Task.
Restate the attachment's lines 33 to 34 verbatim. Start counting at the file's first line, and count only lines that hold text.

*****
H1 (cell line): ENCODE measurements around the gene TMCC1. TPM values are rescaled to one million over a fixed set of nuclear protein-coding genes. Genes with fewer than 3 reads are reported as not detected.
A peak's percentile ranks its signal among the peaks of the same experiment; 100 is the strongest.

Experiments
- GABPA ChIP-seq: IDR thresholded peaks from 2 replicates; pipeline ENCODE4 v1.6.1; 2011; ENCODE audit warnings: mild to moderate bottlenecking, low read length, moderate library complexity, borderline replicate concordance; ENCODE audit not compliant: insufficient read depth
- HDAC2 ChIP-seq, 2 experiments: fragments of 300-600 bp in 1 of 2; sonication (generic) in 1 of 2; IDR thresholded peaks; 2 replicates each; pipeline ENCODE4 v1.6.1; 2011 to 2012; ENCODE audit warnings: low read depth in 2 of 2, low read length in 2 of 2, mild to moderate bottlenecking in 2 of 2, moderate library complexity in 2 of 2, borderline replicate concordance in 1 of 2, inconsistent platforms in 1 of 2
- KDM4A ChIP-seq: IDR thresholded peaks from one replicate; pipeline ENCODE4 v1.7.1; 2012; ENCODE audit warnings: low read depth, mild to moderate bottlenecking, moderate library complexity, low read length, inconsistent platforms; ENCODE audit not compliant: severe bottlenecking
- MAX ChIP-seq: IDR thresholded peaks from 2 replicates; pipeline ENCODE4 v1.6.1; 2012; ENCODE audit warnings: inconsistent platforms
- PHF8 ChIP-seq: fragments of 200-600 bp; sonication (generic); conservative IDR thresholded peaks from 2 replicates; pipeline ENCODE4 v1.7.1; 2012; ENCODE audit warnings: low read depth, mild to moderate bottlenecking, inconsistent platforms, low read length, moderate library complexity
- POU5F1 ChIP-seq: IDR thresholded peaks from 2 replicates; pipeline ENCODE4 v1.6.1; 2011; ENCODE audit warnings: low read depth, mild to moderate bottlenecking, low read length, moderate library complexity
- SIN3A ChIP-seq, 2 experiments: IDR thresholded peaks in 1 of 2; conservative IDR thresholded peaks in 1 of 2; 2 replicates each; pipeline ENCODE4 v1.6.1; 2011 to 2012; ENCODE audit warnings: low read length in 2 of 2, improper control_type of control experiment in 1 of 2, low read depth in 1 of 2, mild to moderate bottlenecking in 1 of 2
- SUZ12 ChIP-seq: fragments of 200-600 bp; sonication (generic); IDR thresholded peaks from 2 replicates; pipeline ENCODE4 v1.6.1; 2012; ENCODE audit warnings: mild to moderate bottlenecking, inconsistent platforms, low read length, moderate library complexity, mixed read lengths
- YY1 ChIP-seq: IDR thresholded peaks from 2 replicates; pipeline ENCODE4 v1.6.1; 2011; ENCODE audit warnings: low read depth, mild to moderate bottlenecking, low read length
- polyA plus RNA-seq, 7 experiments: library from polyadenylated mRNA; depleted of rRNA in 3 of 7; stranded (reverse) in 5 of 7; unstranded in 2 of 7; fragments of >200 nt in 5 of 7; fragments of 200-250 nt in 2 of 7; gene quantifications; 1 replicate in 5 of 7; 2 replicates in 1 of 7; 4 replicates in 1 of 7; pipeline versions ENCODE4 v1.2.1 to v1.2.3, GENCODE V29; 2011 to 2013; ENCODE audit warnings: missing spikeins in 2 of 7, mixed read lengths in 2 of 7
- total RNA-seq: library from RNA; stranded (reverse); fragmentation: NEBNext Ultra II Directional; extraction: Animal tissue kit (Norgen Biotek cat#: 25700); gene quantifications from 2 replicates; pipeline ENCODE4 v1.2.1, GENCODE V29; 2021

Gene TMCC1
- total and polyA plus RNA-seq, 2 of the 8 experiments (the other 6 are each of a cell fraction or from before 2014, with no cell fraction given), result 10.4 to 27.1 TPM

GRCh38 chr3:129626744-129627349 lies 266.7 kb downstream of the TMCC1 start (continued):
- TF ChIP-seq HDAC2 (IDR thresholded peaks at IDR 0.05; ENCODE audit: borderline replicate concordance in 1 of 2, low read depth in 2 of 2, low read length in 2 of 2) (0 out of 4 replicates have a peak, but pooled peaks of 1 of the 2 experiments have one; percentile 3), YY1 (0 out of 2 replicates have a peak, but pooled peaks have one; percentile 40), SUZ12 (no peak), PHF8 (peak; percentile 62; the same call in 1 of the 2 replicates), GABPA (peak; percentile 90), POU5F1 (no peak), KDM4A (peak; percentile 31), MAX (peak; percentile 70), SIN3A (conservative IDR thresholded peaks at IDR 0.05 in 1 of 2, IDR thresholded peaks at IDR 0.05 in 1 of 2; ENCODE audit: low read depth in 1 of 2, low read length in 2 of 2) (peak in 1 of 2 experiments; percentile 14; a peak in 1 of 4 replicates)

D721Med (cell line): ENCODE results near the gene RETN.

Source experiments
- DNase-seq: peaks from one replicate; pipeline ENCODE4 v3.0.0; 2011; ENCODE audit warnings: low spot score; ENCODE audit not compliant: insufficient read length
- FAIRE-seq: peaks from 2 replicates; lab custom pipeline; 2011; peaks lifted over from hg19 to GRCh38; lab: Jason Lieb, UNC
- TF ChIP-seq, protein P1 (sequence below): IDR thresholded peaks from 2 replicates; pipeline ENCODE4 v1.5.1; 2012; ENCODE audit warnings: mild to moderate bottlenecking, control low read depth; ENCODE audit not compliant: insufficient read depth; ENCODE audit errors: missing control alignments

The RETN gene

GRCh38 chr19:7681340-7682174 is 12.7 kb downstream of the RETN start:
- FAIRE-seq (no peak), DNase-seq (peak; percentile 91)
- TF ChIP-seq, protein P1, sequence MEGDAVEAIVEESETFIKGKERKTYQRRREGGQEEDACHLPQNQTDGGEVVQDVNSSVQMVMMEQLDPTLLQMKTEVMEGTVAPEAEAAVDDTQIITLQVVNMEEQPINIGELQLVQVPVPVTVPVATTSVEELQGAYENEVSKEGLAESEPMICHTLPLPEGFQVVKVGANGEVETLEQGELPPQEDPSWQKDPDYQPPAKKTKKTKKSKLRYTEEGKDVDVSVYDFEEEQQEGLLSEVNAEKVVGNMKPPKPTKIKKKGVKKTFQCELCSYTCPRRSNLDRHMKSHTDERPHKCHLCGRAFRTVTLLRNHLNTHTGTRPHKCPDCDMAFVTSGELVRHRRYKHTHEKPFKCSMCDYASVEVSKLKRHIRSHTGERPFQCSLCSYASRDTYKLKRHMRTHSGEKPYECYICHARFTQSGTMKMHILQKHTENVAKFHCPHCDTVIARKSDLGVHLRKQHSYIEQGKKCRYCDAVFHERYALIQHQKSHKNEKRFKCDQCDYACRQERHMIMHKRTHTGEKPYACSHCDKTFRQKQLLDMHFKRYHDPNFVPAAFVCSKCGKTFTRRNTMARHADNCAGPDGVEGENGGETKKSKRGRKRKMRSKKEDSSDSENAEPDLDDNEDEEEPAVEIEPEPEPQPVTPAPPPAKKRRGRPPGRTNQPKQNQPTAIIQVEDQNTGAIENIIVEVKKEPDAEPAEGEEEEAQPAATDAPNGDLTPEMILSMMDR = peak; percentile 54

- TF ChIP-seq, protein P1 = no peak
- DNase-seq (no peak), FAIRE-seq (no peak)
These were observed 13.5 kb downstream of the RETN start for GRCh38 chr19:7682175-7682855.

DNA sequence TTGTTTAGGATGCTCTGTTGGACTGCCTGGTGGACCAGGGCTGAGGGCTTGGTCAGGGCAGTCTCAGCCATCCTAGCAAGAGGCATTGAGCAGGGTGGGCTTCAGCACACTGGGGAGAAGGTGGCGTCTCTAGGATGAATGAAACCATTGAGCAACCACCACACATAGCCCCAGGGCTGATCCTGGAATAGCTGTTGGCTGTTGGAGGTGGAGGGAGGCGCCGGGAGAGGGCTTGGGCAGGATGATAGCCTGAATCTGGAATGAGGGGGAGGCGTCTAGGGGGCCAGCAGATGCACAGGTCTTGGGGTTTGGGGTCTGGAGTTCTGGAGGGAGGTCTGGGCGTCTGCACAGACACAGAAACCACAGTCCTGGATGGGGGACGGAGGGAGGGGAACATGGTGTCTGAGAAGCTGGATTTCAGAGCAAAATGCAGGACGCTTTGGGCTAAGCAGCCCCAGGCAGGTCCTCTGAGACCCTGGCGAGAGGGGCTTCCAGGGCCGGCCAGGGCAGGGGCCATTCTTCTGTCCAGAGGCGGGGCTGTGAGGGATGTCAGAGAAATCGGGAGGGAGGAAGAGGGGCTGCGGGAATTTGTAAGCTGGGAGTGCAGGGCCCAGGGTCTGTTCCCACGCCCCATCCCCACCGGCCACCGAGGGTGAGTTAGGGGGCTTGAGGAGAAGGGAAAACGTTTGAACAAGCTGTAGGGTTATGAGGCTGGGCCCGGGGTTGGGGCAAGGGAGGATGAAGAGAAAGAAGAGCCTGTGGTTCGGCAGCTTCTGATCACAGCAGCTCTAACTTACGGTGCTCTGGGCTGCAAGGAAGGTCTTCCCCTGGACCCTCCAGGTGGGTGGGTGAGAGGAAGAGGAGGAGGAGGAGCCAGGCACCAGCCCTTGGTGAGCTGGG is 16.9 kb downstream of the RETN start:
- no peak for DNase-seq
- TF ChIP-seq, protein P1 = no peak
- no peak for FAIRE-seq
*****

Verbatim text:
- TF ChIP-seq, protein P1 = no peak
- no peak for FAIRE-seq